As Guyana joins the world in celebrating World Press Freedom Day, the Guyana Press Association (GPA) is encouraging media workers to be fair and fearless in reporting the truth.
The GPA, in a statement to mark the occasion, expressed that Guyana is fraught with limitations in the expression of press freedom. Guyana does not have a constitutional clause that recognises the freedom of the press, it said.
The GPA called on all elected representatives to ensure that press freedom is secured as is a right protected under the Constitution. It noted that the freedom to discuss and disseminate information was the right of every citizen and falls within freedom of expression which is protected under Constitution.
The GPA stated that commemorating World Press Freedom Day and abiding by the “Safe to Speak: Securing Freedom of Expression in all Media” theme was a necessary step toward dismantling the unclear limitations that currently deny expression in Guyana.
The GPA noted that the most recent challenge to the freedom of the press was the ongoing battle against the “unfair and surreptitious distribution of radio frequencies” by former president Bharrat Jagdeo and the National Frequency Management Unit.
The GPA acknowledged that the judiciary now holds the responsibility in this matter. The governing press body stated that it hoped “justice and fair play will prevail and issues surrounding these assignments would be thoroughly investigated and corrected under the terms and conditions that created the moratorium and within the Constitution and Laws of Guyana.”
The association stated that amidst these derelictions there is grave concern that Guyana’s press freedom can be greatly suppressed and it is the responsibility of journalists to express their views without bias.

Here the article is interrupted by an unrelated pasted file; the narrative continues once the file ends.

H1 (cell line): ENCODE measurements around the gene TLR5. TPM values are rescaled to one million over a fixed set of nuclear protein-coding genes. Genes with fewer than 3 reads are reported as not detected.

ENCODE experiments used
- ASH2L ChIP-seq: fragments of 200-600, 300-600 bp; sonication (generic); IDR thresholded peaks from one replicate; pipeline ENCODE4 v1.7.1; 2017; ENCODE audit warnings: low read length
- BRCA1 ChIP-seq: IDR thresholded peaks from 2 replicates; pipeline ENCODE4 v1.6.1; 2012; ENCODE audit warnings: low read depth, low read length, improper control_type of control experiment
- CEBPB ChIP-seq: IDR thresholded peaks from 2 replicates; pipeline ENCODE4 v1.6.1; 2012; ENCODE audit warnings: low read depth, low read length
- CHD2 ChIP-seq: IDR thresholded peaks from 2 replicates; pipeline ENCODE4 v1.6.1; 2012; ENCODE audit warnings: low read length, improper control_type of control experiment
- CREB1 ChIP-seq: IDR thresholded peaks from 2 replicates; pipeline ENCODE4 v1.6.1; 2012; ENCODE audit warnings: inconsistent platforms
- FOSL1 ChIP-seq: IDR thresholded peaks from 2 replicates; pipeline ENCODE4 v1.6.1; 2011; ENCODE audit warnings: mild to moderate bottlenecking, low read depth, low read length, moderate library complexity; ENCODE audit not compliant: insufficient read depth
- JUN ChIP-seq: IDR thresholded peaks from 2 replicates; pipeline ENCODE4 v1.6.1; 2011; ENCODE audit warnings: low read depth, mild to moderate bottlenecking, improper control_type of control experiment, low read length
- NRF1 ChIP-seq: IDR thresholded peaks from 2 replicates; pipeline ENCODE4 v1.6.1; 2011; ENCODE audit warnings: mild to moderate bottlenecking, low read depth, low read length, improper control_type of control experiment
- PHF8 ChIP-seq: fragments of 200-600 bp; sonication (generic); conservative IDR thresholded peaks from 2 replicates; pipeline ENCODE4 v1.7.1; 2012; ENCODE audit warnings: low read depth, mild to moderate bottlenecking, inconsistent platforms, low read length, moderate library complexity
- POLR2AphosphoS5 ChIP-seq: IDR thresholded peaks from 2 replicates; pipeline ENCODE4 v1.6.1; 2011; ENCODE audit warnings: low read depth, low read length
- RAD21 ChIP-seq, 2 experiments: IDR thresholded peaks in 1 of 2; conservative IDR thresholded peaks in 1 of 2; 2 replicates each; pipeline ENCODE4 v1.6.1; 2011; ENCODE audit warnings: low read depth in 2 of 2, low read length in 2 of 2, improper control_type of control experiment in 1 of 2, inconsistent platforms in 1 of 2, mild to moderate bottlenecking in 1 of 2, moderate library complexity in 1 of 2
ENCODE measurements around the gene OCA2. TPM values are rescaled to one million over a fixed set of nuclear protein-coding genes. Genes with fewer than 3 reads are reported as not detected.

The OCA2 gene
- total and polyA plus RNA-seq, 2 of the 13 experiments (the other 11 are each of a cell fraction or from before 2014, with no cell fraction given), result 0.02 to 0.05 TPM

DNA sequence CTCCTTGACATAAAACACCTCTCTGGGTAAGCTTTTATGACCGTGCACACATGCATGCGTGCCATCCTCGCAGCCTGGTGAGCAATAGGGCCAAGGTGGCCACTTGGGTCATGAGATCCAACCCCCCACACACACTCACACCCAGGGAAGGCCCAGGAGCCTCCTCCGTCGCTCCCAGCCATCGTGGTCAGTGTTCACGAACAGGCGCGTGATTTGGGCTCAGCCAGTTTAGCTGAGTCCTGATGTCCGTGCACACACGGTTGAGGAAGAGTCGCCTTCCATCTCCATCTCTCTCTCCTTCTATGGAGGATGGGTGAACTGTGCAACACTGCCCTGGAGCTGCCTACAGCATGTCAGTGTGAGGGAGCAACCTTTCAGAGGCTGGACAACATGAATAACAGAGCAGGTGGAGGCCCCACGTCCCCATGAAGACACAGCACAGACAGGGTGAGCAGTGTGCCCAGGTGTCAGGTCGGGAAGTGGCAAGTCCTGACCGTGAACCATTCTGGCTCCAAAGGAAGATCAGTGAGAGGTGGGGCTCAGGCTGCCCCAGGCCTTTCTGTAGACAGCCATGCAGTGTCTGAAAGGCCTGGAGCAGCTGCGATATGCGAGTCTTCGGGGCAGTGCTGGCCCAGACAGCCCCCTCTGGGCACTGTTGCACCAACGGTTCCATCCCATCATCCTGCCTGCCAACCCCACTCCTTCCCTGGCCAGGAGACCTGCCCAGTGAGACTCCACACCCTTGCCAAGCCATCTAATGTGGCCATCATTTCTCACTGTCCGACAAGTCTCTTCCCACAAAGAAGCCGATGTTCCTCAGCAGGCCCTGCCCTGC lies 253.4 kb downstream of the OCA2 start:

Meanwhile, UN Secretary General Ban Ki-Moon has stated that freedom of expression is a fundamental human right “enshrined in Article 19 of the Universal Declaration of Human Rights.” He professed that freedom of expression is “at the cornerstone of good governance, sustainable development and lasting peace and security,” according to a press release.
While the legislation is there it is the enforcement that is often time overlooked, the release said, noting that the attacks on journalists every day across the world amounted to censorship of the truth.
The Secretary General said he was concerned that perpetrators censoring press freedom and attacking journalists often escape punishment.
Over the past decade the UN reported that over 600 journalists were killed and hundreds more detained by governments attempting to limit the flow of information. Ban called these events “an assault on the right of all people to the truth.”
The UN has established a Plan of Action on the Safety of Journalists and the Issue of Impunity aiming to raise awareness and support free and safe working environments for journalist globally. The UNSG stated that “when it is safe to speak, the whole word benefits,” which is a reason to remain vigilant in the exploration of the truth.